Often I come across parents like this mother who don’t know or believe that they have a voice when it comes to advocating for the needs of their blind or low vision child. Many have experiences where they ignore their “gut” instincts as to what their child needs because they are intimidated by “the professionals” in both academic and medical realms. Others find their suggestions or beliefs as to what might be best for their child dismissed as “not a best practice” or “not deemed appropriate” for the child. For example, this past fall I completed and Orientation and Mobility assessment for a kindergartener. His parents strongly felt that he would benefit from using a cane and having more cane travel instruction than what he was presently receiving. (He saw his O and M instructor for a half hour a month despite the fact that he is documented as being legally blind and has a doctor’s report in his file stating that his vision is degenerative and expected to be completely gone within six months.). The parents were concerned because his vision was worsening and he was extremely fearful of traveling in unfamiliar areas. Unfortunately, the school administrators and his O and M professional did not see any reason for him to have a cane or to receive additional services because of the level of vision he presently displayed. Needless to say, these parents felt like they had no voice and continually saw their young child struggling. Their gut instinct was that things needed to change. Fortunately for them, they became connected with individuals who validated these feelings and helped them find their own voice for their child.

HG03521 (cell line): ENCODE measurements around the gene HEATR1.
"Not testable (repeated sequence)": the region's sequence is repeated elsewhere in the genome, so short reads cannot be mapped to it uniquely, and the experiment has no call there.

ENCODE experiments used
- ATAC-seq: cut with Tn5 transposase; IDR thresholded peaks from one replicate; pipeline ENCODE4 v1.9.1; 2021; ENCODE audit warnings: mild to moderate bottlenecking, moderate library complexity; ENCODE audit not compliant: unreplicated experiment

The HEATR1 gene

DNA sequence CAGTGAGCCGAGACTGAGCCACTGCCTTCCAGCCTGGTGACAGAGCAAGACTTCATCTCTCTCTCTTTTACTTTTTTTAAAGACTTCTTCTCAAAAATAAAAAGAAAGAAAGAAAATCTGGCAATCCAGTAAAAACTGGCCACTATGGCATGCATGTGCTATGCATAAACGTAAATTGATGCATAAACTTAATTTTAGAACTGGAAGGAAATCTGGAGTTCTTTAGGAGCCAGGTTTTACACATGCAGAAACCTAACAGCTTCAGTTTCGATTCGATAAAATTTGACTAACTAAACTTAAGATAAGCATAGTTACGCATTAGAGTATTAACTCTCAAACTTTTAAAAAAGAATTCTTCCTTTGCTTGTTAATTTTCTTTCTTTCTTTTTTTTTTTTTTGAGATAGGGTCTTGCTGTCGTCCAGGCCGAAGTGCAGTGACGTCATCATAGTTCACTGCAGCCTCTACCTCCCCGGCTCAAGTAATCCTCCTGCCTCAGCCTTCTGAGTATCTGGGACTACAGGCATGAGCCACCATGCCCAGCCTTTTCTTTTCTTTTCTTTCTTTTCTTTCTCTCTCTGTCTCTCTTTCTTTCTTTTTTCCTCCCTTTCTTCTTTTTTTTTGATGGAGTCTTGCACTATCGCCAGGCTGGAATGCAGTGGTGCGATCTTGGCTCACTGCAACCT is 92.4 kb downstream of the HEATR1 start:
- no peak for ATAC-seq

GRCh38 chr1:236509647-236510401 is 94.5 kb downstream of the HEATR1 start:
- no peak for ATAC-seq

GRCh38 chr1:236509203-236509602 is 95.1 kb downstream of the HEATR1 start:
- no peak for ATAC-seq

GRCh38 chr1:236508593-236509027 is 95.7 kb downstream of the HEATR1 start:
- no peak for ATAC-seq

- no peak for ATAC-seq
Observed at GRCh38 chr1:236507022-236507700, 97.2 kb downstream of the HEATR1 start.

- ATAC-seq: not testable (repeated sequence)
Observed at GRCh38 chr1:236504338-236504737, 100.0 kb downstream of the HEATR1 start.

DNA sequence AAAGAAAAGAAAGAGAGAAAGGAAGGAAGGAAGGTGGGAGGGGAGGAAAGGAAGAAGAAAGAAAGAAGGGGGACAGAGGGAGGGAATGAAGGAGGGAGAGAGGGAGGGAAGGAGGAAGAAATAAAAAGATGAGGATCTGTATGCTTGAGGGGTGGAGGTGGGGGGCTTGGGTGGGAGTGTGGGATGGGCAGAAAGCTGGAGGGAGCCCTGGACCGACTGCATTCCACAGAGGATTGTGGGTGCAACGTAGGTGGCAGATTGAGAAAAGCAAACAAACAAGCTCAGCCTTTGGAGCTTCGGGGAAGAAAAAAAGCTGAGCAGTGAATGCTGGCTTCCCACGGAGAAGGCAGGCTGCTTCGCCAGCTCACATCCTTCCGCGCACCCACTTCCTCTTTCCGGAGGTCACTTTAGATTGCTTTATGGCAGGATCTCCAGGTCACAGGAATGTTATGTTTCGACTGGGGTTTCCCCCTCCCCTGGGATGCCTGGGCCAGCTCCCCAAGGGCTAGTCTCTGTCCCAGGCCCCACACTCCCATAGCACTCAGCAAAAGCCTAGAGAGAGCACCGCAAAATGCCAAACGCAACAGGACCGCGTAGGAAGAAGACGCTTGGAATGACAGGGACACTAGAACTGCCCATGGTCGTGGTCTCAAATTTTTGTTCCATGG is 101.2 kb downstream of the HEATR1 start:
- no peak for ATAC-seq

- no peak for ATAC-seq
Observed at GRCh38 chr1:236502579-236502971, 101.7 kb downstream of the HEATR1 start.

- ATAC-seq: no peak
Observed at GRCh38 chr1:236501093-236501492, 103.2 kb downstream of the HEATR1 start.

Our blind and low vision children have the same rights, opportunities, and potential as their sighted peers. They need only to be given the experiences and opportunities they need. I especially liked how this mother pointed this fact out in this podcast with respect to her own daughter’s potential. I think this is an important lesson for our parents of blind and low vision children to hear. Just because our children can’t see as well as other children does not make them inferior, unintelligent, or incapable.

I could spend hours sharing similar stories and write pages on how parents are the best advocates for their children. But, it all comes down to the fact that you have your child’s best interest at heart and you know your child and his needs better than anyone else. You and your child have rights. I think hearing this from another parent is one of the best ways to help convey this message. I hope you will check out this podcast and that it will inspire you to go out there and find your own voice when it comes to advocating for your child. WE need more parents of blind and low vision children out there to speak up for what is best for our children. Good luck!